The writers at Harry’s Place faced a similar dilemma yesterday when they admirably interpreted the Australian race riots through a straightforward set of principles, but found not everyone saw it that way. That victim mentality rears its ugly head again.

Everytime there is a problem, people retreat to what they feel safe with. We ignore the Lebanese gangs striving for local turf; Palestinians who want a simple life; women in Australia and Iraq who have become spoils of war between macho men with beer bottles and bombs; police that wants greater power over our lives; and lastly, as my rich uncle in L.A. says, “people who are being dumbed down by the elite through this media”.

I learnt today: if you want enlightenment, first you have to travel. And finally, my apologies for not staying away for too long.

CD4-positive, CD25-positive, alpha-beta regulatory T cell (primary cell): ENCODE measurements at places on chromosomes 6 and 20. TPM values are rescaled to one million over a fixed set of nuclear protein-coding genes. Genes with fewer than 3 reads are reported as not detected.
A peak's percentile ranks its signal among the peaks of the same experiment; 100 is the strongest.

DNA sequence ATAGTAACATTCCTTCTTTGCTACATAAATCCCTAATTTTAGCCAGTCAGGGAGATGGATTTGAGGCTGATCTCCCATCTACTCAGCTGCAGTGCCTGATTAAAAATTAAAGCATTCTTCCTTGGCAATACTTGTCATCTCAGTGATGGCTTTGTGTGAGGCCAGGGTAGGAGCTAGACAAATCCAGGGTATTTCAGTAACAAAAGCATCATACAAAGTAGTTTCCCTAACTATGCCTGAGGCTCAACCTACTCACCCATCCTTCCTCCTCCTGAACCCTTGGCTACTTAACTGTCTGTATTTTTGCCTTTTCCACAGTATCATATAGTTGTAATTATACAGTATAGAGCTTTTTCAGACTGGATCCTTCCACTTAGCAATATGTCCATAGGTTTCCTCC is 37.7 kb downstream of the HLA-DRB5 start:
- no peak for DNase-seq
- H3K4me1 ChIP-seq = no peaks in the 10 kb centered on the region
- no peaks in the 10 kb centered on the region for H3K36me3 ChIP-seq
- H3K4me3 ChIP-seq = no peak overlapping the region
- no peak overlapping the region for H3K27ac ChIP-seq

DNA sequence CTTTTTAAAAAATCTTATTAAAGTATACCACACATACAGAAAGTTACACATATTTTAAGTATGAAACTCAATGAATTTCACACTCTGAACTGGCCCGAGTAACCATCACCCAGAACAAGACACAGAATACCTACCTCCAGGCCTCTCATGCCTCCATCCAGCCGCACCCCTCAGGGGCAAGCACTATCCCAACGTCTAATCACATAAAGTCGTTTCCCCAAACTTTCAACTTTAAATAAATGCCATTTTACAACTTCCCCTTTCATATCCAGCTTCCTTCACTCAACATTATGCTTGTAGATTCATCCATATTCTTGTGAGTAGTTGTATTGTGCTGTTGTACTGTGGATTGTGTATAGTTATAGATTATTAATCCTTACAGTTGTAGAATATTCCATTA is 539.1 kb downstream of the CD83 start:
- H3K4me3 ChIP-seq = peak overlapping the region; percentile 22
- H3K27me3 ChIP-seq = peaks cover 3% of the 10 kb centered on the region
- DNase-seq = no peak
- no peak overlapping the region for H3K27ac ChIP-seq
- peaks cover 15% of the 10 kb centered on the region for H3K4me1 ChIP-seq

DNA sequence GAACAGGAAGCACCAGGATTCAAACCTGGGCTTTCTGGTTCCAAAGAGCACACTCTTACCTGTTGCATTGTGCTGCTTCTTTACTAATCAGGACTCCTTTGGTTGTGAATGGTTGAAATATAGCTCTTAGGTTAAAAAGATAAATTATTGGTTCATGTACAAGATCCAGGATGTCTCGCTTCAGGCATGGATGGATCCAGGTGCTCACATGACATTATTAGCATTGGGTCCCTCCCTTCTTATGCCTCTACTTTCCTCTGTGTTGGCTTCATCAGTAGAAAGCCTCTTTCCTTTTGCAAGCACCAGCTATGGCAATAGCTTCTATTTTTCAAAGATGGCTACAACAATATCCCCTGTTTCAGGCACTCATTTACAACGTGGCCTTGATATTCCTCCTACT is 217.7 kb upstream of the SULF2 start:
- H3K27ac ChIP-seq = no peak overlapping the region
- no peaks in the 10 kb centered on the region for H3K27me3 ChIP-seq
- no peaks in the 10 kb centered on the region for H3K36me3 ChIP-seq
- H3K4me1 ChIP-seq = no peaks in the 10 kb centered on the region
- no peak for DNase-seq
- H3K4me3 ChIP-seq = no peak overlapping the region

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  1. Steve M — on 17th December, 2005 at 11:07 am  

    It’s good to have you back here. We’ve missed you.

    Those of us against the war have a duty to support Iraqi democracy because it now rests on their will, whatever the original intentions of the idiotic monkey popularly known as George Bush.

    So right. To develop ones anti-war views into pro-insurgency views as many have done, often as the result of a pathalogical hatred of Bush or the US, is a disgrace. Whatever the rights or wrongs of acts committed, we can only ever deal with the situation that we find ourselves in now. Of course we should act and speak in the interests of the Iraqi people, not against the interests of the UK or USA.

    Having said that, I believe that democracy and freedom in Iraq was the intention of Bush (that and ensuring the oil supply to the West). One can certainly criticize the intelligence upon which he acted and the reasons that he stated for invasion but, I believe, democratization was one of his intentions.

  2. j0nz — on 17th December, 2005 at 1:14 pm